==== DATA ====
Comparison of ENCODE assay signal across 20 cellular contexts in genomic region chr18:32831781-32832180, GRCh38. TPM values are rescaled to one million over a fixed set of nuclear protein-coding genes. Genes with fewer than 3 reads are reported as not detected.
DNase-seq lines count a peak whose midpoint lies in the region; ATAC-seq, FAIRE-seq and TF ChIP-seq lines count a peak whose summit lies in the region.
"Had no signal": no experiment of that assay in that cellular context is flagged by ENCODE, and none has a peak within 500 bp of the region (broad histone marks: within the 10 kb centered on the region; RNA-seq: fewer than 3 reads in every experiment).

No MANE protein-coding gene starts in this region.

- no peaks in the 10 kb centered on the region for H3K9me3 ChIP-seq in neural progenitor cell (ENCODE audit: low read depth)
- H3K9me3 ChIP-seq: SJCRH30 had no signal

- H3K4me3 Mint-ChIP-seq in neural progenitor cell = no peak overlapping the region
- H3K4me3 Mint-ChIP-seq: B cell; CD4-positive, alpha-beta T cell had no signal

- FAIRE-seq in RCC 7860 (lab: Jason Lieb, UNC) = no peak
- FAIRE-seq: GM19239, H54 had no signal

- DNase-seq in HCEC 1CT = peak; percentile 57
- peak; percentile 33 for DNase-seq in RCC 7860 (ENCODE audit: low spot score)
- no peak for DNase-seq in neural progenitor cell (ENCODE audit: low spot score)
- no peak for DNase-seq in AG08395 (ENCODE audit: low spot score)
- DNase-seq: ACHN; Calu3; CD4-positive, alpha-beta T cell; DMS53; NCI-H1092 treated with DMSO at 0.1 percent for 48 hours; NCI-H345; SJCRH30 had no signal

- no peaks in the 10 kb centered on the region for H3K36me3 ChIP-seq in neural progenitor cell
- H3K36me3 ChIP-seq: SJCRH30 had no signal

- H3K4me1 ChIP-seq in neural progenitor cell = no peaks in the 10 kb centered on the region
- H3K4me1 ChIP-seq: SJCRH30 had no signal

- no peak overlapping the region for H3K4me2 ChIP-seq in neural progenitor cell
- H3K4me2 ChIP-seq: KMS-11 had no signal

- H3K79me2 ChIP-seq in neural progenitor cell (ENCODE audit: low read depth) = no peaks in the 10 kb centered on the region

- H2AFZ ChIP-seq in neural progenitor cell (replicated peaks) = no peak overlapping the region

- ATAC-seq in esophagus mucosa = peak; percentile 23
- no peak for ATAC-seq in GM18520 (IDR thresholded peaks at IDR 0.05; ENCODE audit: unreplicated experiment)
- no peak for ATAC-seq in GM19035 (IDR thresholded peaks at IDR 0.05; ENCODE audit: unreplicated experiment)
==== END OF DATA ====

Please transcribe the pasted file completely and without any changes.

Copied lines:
Comparison of ENCODE assay signal across 20 cellular contexts in genomic region chr18:32831781-32832180, GRCh38. TPM values are rescaled to one million over a fixed set of nuclear protein-coding genes. Genes with fewer than 3 reads are reported as not detected.
DNase-seq lines count a peak whose midpoint lies in the region; ATAC-seq, FAIRE-seq and TF ChIP-seq lines count a peak whose summit lies in the region.
"Had no signal": no experiment of that assay in that cellular context is flagged by ENCODE, and none has a peak within 500 bp of the region (broad histone marks: within the 10 kb centered on the region; RNA-seq: fewer than 3 reads in every experiment).

No MANE protein-coding gene starts in this region.

- no peaks in the 10 kb centered on the region for H3K9me3 ChIP-seq in neural progenitor cell (ENCODE audit: low read depth)
- H3K9me3 ChIP-seq: SJCRH30 had no signal

- H3K4me3 Mint-ChIP-seq in neural progenitor cell = no peak overlapping the region
- H3K4me3 Mint-ChIP-seq: B cell; CD4-positive, alpha-beta T cell had no signal

- FAIRE-seq in RCC 7860 (lab: Jason Lieb, UNC) = no peak
- FAIRE-seq: GM19239, H54 had no signal

- DNase-seq in HCEC 1CT = peak; percentile 57
- peak; percentile 33 for DNase-seq in RCC 7860 (ENCODE audit: low spot score)
- no peak for DNase-seq in neural progenitor cell (ENCODE audit: low spot score)
- no peak for DNase-seq in AG08395 (ENCODE audit: low spot score)
- DNase-seq: ACHN; Calu3; CD4-positive, alpha-beta T cell; DMS53; NCI-H1092 treated with DMSO at 0.1 percent for 48 hours; NCI-H345; SJCRH30 had no signal

- no peaks in the 10 kb centered on the region for H3K36me3 ChIP-seq in neural progenitor cell
- H3K36me3 ChIP-seq: SJCRH30 had no signal

- H3K4me1 ChIP-seq in neural progenitor cell = no peaks in the 10 kb centered on the region
- H3K4me1 ChIP-seq: SJCRH30 had no signal

- no peak overlapping the region for H3K4me2 ChIP-seq in neural progenitor cell
- H3K4me2 ChIP-seq: KMS-11 had no signal

- H3K79me2 ChIP-seq in neural progenitor cell (ENCODE audit: low read depth) = no peaks in the 10 kb centered on the region

- H2AFZ ChIP-seq in neural progenitor cell (replicated peaks) = no peak overlapping the region

- ATAC-seq in esophagus mucosa = peak; percentile 23
- no peak for ATAC-seq in GM18520 (IDR thresholded peaks at IDR 0.05; ENCODE audit: unreplicated experiment)
- no peak for ATAC-seq in GM19035 (IDR thresholded peaks at IDR 0.05; ENCODE audit: unreplicated experiment)